New Long-Range Transportation Plan Approved for Washington D.C. region

The National Capital Region Transportation Planning Board within the Metropolitan Washington Council of Governments approved a new long-range transportation plan for the area surrounding the nation’s capital, dubbed Visualize 2045, by a vote of 29 to 2 on Oct. 17.

[Above photo of Metrorail subway by VDOT.]

The group said the new plan consists of more than 600 highway and transit projects totaling $291 billion that the region expects to fund over the next 27 or so years, with new major additions to that road map including:

Metrorail photo by VDOT
  • In Maryland, managed toll lanes on I-495 and I-270 and widening of US 301, MD 201, and MD 97.
  • In Montgomery County, MD, five additional segments to its Bus Rapid Transit network.
  • In Virginia, widening of US 15 while changing both the completion date and the number of High Occupancy Toll lanes in each direction on the northern portion of I-495.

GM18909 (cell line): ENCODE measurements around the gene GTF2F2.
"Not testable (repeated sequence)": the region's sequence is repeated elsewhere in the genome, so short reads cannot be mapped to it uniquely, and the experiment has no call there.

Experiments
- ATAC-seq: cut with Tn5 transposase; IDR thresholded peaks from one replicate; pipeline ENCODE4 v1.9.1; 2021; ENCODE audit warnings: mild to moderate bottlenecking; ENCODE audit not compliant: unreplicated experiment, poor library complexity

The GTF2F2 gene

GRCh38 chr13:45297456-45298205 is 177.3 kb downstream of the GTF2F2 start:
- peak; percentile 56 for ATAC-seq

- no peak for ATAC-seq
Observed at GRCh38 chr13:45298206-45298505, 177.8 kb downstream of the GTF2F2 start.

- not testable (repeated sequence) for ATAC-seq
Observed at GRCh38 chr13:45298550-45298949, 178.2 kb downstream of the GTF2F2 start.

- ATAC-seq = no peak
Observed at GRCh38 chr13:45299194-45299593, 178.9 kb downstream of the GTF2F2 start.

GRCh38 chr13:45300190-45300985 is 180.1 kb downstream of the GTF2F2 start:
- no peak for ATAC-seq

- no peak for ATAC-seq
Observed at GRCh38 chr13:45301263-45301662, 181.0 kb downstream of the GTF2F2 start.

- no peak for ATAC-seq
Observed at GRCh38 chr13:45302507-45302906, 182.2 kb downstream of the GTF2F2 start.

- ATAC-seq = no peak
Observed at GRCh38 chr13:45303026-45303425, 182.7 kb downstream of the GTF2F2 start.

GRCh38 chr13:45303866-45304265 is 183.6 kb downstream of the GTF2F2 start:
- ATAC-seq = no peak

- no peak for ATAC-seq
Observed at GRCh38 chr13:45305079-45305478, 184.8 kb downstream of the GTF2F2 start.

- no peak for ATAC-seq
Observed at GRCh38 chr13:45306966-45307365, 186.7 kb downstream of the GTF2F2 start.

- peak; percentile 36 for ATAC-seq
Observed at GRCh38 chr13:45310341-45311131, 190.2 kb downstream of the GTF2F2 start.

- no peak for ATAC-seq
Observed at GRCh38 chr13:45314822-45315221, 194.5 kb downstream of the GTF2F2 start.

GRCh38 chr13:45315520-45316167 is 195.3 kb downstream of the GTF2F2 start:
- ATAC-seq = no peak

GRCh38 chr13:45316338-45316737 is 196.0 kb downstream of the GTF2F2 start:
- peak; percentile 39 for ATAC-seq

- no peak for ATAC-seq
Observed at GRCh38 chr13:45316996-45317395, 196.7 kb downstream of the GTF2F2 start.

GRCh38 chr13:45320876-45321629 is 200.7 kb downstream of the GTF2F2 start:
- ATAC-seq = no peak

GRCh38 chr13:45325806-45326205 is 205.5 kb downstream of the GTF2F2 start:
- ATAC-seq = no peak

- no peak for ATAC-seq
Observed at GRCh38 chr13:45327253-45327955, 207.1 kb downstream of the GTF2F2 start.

• In the District of Columbia, adding six additional segments to its bicycle lane network.
  • For the Washington Metropolitan Area Transit Authority, adding capacity to the Metrorail subway system, such as by operating 100 percent 8-car trains during peak periods.

The board added in a statement that, during discussions before adopting the new plan, some local Maryland jurisdictions “expressed concerns” about the impact of the I-495 and I-270 managed toll lanes project on their communities.

However, those issues were addressed by the Maryland Department of Transportation, the broad said.

Bike commuters by VDOT

It also noted that the new long-range plan now includes a set of seven “aspirational initiatives” designed to help “potentially address” some of the region’s biggest transportation challenges in the future, including:

  • Bringing jobs and housing closer together.
  • Expanding bus rapid transit and transit ways.
  • Moving more people via the Metrorail subway system.
  • Increasing telecommuting and other commuting options.
  • Expanding the express highway network.
  • Improving pedestrian and bike access to transit services.
  • Completing the region’s 60-mile long National Capital Trail bicycle “beltway.”
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